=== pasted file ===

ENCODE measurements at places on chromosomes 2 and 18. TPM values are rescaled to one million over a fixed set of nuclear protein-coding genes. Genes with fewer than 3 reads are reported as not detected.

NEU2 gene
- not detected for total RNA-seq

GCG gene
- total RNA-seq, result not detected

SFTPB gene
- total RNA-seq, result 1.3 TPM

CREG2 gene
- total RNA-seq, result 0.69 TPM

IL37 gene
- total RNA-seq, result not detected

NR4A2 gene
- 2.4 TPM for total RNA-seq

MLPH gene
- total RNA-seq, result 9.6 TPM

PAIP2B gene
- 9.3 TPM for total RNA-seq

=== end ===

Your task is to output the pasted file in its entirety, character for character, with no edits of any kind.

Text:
ENCODE measurements at places on chromosomes 2 and 18. TPM values are rescaled to one million over a fixed set of nuclear protein-coding genes. Genes with fewer than 3 reads are reported as not detected.

NEU2 gene
- not detected for total RNA-seq

GCG gene
- total RNA-seq, result not detected

SFTPB gene
- total RNA-seq, result 1.3 TPM

CREG2 gene
- total RNA-seq, result 0.69 TPM

IL37 gene
- total RNA-seq, result not detected

NR4A2 gene
- 2.4 TPM for total RNA-seq

MLPH gene
- total RNA-seq, result 9.6 TPM

PAIP2B gene
- 9.3 TPM for total RNA-seq